Senior Member cabana 4 life's Avatar
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    Quote Originally Posted by sydney_b
    Keep the positive changes rollin' I know at our house, grocery runs have become popular because they're done on bike. The two youngest boys pretend me and the tailer are cargo transports and they're fighter escorts....must protect supply shipment to alpha base. Because of the bike use, a routine chore has been transformed into a family outing complete with icy cold root beers.

    Also, ever since I started riding my bike to get to work and other errands, the boys have really adopted their bikes as transportation too. I know it sounds crazy, but so many of their friends have parents that drive them EVERYWHERE. Ours use their bikes to go to friends, rent games, go to movies, etc.

    While I don't think I could talk anyone into selling one of the cars, we do get a low mileage discount from the insurance co. and they'll probably last forever since they spend most of their time in the garage.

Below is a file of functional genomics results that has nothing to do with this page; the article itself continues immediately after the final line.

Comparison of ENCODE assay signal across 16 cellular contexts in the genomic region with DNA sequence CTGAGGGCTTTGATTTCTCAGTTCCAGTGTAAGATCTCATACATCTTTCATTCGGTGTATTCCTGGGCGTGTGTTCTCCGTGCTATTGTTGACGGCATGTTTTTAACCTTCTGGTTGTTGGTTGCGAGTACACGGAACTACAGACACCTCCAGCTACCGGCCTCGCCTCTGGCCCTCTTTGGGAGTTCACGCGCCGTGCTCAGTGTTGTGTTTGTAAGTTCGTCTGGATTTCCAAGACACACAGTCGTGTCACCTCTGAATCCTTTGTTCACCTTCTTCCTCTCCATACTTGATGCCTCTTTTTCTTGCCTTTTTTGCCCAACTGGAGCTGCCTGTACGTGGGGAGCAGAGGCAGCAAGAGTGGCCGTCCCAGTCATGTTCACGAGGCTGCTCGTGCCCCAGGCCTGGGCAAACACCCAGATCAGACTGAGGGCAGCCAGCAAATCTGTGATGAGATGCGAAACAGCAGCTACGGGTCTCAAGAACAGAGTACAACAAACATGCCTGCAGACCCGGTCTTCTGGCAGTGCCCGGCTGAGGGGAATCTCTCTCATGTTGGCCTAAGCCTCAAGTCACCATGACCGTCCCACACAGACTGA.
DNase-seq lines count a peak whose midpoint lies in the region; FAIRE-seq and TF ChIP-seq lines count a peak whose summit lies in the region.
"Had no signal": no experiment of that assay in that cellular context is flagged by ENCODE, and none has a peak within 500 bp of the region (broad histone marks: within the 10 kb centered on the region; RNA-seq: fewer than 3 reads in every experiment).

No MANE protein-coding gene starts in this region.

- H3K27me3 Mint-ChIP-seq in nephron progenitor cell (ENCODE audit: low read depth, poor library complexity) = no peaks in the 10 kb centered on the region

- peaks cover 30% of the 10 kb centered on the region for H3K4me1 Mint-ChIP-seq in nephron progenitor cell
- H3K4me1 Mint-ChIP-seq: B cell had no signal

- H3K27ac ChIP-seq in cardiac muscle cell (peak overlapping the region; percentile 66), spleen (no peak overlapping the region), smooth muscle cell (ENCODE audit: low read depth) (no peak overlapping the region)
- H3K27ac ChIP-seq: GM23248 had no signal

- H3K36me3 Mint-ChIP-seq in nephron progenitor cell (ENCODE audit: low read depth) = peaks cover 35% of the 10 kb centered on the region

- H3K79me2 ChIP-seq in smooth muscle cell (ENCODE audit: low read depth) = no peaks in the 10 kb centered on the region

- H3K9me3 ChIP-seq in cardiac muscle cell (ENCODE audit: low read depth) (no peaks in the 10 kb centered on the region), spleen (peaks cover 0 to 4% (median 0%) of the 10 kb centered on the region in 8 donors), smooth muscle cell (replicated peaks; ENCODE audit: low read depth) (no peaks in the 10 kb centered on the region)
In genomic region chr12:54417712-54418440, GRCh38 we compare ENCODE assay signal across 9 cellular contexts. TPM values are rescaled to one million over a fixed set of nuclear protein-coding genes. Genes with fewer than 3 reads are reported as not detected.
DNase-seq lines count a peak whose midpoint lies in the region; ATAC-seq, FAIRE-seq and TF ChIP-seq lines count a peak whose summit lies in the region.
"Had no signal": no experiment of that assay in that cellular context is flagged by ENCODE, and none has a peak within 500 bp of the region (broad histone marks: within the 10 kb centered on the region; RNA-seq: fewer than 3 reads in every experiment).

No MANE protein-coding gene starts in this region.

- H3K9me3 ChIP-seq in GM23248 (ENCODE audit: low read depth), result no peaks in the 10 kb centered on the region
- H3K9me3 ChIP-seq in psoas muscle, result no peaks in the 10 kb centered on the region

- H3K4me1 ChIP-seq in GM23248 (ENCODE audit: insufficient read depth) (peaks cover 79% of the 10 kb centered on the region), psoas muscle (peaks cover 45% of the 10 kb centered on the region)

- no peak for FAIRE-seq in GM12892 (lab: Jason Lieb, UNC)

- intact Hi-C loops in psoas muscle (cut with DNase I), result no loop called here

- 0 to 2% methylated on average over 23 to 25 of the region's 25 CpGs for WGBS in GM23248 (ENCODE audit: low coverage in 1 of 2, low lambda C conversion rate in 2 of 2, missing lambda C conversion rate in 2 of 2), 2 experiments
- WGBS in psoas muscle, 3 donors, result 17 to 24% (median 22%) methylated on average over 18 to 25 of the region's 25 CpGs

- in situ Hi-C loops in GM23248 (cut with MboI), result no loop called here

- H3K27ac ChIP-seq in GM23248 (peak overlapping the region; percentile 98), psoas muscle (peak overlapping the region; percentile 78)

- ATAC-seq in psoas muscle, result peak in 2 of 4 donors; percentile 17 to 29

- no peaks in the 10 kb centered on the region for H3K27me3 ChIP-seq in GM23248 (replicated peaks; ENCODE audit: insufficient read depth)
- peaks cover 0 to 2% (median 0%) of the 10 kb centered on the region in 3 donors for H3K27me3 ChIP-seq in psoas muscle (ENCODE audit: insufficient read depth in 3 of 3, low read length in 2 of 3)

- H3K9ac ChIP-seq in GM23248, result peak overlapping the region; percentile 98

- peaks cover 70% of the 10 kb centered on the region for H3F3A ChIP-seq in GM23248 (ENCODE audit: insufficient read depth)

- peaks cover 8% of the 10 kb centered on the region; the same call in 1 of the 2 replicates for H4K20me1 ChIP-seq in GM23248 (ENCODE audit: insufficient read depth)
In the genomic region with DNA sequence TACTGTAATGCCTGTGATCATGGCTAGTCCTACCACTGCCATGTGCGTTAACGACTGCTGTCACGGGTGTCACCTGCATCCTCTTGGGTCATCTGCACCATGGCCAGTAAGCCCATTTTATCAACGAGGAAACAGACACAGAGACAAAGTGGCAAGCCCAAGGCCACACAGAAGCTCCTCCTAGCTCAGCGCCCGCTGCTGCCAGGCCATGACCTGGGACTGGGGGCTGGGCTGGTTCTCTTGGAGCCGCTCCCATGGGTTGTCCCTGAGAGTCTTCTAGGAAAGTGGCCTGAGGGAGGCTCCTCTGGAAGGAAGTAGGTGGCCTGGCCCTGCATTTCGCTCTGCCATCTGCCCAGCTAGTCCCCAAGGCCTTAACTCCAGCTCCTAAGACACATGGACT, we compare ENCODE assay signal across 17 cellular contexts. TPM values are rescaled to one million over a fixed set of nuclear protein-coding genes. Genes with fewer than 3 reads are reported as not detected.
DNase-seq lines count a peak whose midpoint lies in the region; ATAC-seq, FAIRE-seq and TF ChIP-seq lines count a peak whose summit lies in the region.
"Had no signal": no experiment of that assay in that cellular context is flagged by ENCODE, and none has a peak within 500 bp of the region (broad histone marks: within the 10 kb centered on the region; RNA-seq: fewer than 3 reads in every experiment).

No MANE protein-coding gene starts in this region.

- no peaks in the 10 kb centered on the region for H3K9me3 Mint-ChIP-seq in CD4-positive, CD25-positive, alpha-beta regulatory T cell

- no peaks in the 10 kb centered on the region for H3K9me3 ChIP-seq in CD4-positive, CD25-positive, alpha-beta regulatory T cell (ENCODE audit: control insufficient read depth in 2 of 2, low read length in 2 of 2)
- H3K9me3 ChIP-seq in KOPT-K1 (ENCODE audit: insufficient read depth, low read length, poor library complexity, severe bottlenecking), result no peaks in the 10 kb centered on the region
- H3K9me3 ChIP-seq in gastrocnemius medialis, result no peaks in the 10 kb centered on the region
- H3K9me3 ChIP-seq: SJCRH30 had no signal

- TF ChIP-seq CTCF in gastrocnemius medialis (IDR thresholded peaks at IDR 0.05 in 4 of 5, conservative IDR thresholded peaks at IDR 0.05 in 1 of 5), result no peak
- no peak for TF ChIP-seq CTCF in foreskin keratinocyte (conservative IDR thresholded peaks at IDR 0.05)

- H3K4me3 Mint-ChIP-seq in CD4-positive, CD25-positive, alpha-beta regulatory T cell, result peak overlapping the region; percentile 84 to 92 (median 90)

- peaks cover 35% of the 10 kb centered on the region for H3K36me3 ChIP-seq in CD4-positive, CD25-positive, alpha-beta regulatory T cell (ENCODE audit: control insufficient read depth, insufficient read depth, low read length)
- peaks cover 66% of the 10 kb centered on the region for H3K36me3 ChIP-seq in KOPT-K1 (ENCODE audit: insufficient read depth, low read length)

funny i pretend im fighter and the cars are the bad guys, and im 29.

  7. #7
    Recumbent Evangelist
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    Quote Originally Posted by TxBiker
    Also, I've noticed that many on this forum do not have kids. For those that do...what other methods have you used to keep kids excited about being car free?
    Lots of Bling for their bikes.

  8. #8
    it's my road too, dangit sydney_b's Avatar
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    I'm guessin' you're a fun guy then if you've manged to hold on to your fun. Let me know when your 1 less car stickers are back in stock. You know, you should put your url in small print on the stickers and tees.

  9. #9
    E. Peterbus Unum
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    Quote Originally Posted by jeff-o
    Lots of Bling for their bikes.
    My babygirl has more spoke lights than XHibit could dish out on an episode of "pimp my bike"!

  10. #10
    Senior Member cabana 4 life's Avatar
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    Quote Originally Posted by sydney_b
    I'm guessin' you're a fun guy then if you've manged to hold on to your fun. Let me know when your 1 less car stickers are back in stock. You know, you should put your url in small print on the stickers and tees.
    im on that new stickers will have it and its small on the back of shirts

  11. #11
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    I'm grinning like a lunatic reading this thread; my students probably think I've lost my mind. Next time I talk with someone who thinks that transportation cycling is a grim, grey business of sacrifice and self-denial, I'll show them your posts...

    Thanks for the laughs and the great images.

    - Paul

  12. #12